flow or an aggregate of multiple flows or streams.  A flow, however,
   can never refer to a stream that is an aggregate.

   The difference between a merged stream and an aggregated stream is
   subtle.  In particular, the term "aggregated stream" is somewhat
   overloading the word aggregate.  For the purpose of this document,
   the terms "aggregate" and "aggregation" are used only in reference to
   "aggregated streams", and are not used in reference to merged
   streams.


3. Overview

   It is useful for an MPLS network to aggregate streams that share the
   same ingress-egress pair through a routing domain.  For example,
   consider the network in Figure 1


                         S1--A-------+
                                     |         +-D1
                                     |         |
                                     C-------D-+
                                     |         |
                                     |         +-D2
                         S2--B-------+
                      Figure 1:  Sample MPLS Network

   MPLS is used on internal links.  Given sources S1 and S2 and
   destinations D1 and D2, consider four best effort traffic streams:

     - S1-A-C-D-D1

     - S1-A-C-D-D2

     - S2-B-C-D-D1

     - S2-B-C-D-D2




Fredette, White, Andersson, Doolan                              [Page 3]

INTERNET-DRAFT             Stream Aggregation           Expires May 1998


   All four streams use LSR D as the egress LSR of the MPLS domain.
   Given that all four streams share the same stream descriptor (e.g.,
   they are all best effort), from the perspective of MPLS, it is
   irrelevant that D1 and D2 are separate destinations.  In this figure,
   relative to these four streams, LSRs A and B are Ingress LSRs and LSR
   D is an Egress LSR. We assume that LSRs A and B are merge capable.

   Stream aggregation allows streams that share a common Ingress LSR (or
   set of Ingress LSRs), Egress LSR and FEC to be aggregated into an
   aggregate stream, thus reducing label consumption within the MPLS
   network.

   Sections 3.1 - 3.4 describe each of four different possibilities for
   assigning labels.  Note that downstream label allocation on demand is
   used for the examples, although this is not necessarily a
   requirement.


3.1 No Merge, No Aggregation

   In the worst case, none of the internal switches are capable of
   merging and no aggregation is performed.  At each LSR, a different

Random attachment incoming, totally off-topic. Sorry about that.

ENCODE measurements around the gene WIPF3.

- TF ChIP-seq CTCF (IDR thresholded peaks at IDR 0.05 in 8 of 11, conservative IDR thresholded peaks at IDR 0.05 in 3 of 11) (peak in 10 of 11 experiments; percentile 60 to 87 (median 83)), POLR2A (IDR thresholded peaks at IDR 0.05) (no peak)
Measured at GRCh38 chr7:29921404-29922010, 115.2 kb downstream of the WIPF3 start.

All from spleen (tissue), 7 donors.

label must be allocated for each label request received from an
   upstream neighbor. There is no means of determining which label
   requests can be aggregated.

   For example, in Figure 1, LSR A makes independent label requests for
   D1 and D2 to LSR C, its next hop.  LSR B makes two similar requests.
   Since LSR C is unable to perform merge, it requests two different
   labels for D1 and two different labels for D2 from LSR D. LSR D
   receives four label requests.  From LSR Ds perspective, D1 and D2 are
   in the same forwarding equivalence class (FEC), but because LSR D is
   unaware of the history of the requests, it must respond
   conservatively and assign a different label for each request.

   In this example, the "history" of a request refers to information
   that indicates the source of the request as well as the path taken.
   Without this information, it is not possible for LSR D to distinguish
   requests originated by LSR A from those originated by LSR B.

   In networks that do not support merge and do not perform aggregation,
   the number of LSPs setup can be expressed as:

     LSPs =  O(N^2 * D)

       N =     Number of ingress LSRs = Number of egress LSRs (every
       ingress is also an egress)




Fredette, White, Andersson, Doolan                              [Page 4]

INTERNET-DRAFT             Stream Aggregation           Expires May 1998


       D = Number of destination addresses per egress LSR

   This follows from the fact that for every route that appears in an
   ingress LSRs routing table, the LSR must request a separate label,
   generating a separate LSP.  Each ingress LSR will generate D LSPs to
   each of N-1 egress LSRs.  There are N ingress LSRs yielding O(N^2 *
   D) LSPs for the entire network.  A label space of this size can be
   particularly problematical since D can easily be greater than O(N^2)